Shannon Griffin. Mazda. October 28th , 2017.
Now Mazda has gone a step further with its human-centered philosophy. To gain a systematic understanding of what exactly gives people a satisfying and exhilarating experience behind the wheel, the company began testing and assessing how they respond. It determined, for example, that a relaxed posture makes a person more responsive and less prone to fatigue. Debuting in Europe as standard equipment on the 2017 Mazda 6 and 2017 Mazda 3, the first system in the new SKYACTIV-VEHICLE DYNAMICS line-up is G-Vectoring Control (GVC). GVC is a product of Mazda pursuit of smooth transitions between the g-forces produced when accelerating, braking and turning. It the only system of its kind that adjusts engine torque in response to steering wheel action to achieve smoother and more efficient vehicle behaviour, providing unified control over lateral and longitudinal forces to optimise the load on each wheel.
The light that dances across this beautiful form, brought to perfection over the course of two years by craftsmen working by hand, takes this bodywork to the level of art. We have aimed to create an interior that allows occupants to feel safely ensconced in the cabin without any sense of confinement, creating a sense of oneness between the car and those who travel in it. In configuring this interior, we have applied the concept of ma (literally "space"), a distinguishing feature of traditional Japanese architecture, to create an interior that maintains a feeling of connection with the outside world.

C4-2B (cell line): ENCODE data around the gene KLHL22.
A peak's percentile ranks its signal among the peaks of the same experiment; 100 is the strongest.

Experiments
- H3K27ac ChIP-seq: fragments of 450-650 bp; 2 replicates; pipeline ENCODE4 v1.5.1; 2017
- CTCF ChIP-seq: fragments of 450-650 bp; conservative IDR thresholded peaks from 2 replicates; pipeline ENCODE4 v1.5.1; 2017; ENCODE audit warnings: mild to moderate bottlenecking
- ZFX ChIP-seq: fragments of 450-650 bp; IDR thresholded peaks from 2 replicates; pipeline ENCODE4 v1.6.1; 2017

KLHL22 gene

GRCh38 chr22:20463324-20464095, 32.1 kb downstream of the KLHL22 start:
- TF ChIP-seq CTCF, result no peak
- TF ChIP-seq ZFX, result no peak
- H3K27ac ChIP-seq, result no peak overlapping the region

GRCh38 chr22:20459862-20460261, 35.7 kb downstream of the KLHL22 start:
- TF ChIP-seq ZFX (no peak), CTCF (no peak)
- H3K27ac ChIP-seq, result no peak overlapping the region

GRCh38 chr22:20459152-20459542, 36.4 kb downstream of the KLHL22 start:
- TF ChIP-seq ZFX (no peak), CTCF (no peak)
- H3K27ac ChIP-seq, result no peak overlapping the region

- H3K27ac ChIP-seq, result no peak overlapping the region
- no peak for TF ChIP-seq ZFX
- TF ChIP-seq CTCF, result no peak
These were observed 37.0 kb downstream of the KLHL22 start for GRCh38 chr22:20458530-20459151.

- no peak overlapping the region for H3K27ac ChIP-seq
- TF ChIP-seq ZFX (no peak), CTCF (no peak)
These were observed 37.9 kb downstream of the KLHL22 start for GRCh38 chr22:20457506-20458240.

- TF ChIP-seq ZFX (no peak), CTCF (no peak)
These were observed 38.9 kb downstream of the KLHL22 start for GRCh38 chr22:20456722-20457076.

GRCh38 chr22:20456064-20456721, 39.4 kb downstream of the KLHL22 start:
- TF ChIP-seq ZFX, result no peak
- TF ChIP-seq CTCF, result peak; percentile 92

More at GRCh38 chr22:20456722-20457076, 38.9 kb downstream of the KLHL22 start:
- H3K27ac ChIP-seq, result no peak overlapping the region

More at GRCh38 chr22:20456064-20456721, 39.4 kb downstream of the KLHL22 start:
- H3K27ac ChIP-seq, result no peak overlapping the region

The 2017 Mazda 6s comprehensive range of active and pre-crash safety systems includes Blind Spot Monitoring (BSM). Its 24GHz radar keeps track of vehicles approaching from behind (as close as 2m) and in adjacent lanes (up to 8m to the side and 50m behind) at 30km/h and up, visually and audibly altering drivers should they signal a lane change. BSM includes Rear Cross Traffic Alert (RCTA), which uses BSM sensors and signals when the car is reversing. Lane-keep Assist System (LAS) monitors the road markings via the forward sensing camera at 60km/h and up, warning the driver of unintentional lane changes (e.g. without using the turn signal) by vibrating the steering wheel. LAS even provides steering torque assistance to return the vehicle to the centre of its lane. Adaptive LED Headlights (ALH), which debuted on the 2015 Mazda 6, combines glare-free LED high beams and wide-range low beams with an auto-levelling function. Each headlamp has four LED blocks that can be shut off individually to avoid impairing other motorists vision. The low beams greatly broaden coverage and with it visibility at places like intersections.
Both SKYACTIV-D 2.2 versions feature a sequential twin turbocharger, delivering outstanding toque without turbo lag, as well as the fuel-economy advantages of optimum combustion timing, specially shaped pistons, multi-hole piezo injectors and more. These unconventional diesels are now more responsive and quieter than ever, too, with three new systems for the SKYACTIV-D 2.2 making their debut on the 2017 Mazda 6. The first, High-Precision DE Boost Control, enhances boost pressure control and enables finer fuel injection adjustments to sharpen the response to the accelerator, particularly under light load urban conditions or when merging onto a busy motorway. It thus achieves accurate and swift torque generation at the slightest touch of the accelerator pedal for smooth, linear acceleration with minimal shock and vibration - more like a naturally aspirated petrol engine. The car accelerates as intended, refining the Jinba-Ittai communication and feedback between the driver and car. It a well-oiled relationship.
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